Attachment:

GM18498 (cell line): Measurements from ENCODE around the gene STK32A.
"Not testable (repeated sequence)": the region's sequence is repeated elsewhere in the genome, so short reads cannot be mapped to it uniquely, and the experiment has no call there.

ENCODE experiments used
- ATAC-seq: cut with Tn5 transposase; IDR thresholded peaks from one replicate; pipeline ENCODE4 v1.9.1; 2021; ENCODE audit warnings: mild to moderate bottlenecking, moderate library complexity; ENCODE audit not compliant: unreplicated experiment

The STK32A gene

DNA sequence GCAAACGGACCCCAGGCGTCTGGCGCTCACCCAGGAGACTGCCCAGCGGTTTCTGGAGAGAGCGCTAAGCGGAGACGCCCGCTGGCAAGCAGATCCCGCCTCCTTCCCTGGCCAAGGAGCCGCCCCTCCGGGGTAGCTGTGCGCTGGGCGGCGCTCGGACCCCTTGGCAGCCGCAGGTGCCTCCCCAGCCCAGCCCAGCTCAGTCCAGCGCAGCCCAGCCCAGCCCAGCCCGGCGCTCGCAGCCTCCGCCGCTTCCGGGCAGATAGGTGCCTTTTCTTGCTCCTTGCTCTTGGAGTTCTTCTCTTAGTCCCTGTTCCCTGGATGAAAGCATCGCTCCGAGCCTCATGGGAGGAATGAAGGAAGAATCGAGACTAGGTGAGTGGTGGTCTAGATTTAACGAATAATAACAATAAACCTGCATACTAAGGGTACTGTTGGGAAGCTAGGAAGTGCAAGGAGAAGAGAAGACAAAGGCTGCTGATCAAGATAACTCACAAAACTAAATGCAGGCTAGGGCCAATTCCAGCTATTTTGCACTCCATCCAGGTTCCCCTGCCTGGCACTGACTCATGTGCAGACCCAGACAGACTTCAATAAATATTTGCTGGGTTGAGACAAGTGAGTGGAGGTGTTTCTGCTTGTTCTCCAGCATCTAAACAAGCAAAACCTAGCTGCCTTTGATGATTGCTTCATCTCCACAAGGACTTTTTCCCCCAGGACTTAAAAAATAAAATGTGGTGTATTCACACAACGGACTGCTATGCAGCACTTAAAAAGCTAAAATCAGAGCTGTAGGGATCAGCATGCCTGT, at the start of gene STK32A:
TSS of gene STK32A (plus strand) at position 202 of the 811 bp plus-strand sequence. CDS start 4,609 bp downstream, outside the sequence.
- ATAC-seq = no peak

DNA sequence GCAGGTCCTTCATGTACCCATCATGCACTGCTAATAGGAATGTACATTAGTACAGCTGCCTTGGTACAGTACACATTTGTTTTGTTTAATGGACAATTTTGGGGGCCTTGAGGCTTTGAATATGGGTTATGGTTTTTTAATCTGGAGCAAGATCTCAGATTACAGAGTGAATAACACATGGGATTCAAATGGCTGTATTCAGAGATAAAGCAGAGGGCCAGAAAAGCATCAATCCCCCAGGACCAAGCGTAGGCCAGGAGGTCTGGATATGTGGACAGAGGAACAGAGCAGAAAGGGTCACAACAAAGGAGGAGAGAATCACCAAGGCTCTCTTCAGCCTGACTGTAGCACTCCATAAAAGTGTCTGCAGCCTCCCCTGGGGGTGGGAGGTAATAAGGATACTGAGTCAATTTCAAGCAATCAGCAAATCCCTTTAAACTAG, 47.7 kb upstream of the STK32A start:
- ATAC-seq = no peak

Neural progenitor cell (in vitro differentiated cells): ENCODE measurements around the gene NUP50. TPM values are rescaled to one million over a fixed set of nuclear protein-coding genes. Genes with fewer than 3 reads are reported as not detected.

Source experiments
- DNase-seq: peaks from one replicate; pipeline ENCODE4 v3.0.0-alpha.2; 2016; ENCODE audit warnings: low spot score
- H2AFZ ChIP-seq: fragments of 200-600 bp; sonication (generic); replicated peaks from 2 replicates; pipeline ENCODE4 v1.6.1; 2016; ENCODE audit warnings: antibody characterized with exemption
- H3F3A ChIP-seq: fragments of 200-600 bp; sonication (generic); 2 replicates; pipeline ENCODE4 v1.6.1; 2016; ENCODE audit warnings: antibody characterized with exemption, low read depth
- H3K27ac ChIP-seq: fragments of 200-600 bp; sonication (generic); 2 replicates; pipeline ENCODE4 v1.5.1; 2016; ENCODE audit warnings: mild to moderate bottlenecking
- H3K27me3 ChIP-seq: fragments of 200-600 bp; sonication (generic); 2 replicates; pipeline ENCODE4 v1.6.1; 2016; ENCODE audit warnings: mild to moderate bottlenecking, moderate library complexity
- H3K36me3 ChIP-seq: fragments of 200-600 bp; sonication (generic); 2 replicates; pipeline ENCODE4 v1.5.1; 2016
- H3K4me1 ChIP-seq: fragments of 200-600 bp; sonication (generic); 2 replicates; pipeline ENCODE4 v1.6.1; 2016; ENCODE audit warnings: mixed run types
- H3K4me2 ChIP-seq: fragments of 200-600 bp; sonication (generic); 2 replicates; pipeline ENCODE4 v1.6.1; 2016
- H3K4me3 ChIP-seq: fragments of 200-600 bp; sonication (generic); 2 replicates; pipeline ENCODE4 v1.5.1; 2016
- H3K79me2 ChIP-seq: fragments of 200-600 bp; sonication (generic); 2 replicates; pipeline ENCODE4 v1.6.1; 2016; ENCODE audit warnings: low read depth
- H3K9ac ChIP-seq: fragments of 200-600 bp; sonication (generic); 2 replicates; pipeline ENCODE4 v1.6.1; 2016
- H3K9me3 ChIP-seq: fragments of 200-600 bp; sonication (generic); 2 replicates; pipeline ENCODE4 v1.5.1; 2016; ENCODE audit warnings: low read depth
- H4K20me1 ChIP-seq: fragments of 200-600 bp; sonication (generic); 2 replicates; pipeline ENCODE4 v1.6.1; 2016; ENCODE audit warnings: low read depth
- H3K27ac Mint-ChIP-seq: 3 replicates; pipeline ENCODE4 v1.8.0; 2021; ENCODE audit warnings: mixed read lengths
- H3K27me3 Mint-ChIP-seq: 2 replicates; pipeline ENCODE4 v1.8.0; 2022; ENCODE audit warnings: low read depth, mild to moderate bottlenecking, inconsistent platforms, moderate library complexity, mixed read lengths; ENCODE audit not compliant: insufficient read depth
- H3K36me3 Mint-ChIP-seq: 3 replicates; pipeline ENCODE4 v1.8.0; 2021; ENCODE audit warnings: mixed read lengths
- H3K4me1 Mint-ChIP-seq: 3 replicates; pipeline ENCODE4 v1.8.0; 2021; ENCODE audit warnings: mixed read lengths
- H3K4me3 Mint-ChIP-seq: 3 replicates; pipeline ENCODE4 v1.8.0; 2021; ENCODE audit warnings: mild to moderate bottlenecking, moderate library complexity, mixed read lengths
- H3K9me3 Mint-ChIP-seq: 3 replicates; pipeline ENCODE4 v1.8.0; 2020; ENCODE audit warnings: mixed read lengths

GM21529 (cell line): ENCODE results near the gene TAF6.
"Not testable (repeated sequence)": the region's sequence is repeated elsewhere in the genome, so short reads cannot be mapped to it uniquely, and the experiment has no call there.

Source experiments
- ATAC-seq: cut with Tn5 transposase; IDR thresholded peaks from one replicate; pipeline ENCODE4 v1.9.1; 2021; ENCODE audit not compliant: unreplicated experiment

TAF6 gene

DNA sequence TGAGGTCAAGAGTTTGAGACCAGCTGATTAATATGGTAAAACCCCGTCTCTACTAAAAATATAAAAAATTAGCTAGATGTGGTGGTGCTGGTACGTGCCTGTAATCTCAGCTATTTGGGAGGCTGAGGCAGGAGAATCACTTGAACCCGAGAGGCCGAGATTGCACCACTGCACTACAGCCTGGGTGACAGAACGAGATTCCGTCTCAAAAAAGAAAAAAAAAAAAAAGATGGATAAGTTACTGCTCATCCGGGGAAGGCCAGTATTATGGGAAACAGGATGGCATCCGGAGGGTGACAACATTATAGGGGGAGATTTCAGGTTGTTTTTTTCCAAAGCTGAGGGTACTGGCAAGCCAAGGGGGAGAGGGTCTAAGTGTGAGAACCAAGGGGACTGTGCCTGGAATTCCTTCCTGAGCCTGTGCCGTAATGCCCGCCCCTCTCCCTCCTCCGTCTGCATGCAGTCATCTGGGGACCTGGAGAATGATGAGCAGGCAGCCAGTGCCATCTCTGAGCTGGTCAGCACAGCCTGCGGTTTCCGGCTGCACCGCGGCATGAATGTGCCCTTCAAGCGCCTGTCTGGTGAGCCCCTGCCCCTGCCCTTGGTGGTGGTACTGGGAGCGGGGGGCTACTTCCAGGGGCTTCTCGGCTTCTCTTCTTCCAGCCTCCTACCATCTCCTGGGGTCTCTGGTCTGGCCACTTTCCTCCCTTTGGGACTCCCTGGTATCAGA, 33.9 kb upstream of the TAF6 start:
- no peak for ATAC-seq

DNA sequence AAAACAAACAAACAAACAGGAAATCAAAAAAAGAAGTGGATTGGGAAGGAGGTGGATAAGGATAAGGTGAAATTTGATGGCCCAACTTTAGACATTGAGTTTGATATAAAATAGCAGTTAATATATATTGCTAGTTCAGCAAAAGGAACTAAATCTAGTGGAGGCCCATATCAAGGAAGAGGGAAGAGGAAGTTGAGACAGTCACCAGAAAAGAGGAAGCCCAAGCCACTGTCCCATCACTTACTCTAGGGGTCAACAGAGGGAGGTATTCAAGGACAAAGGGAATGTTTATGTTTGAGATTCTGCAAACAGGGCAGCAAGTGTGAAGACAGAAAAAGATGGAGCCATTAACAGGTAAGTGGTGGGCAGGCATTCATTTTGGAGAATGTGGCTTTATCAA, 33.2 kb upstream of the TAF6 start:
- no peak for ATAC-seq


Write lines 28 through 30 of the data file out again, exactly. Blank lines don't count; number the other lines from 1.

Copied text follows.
- H3K36me3 Mint-ChIP-seq: 3 replicates; pipeline ENCODE4 v1.8.0; 2021; ENCODE audit warnings: mixed read lengths
- H3K4me1 Mint-ChIP-seq: 3 replicates; pipeline ENCODE4 v1.8.0; 2021; ENCODE audit warnings: mixed read lengths
- H3K4me3 Mint-ChIP-seq: 3 replicates; pipeline ENCODE4 v1.8.0; 2021; ENCODE audit warnings: mild to moderate bottlenecking, moderate library complexity, mixed read lengths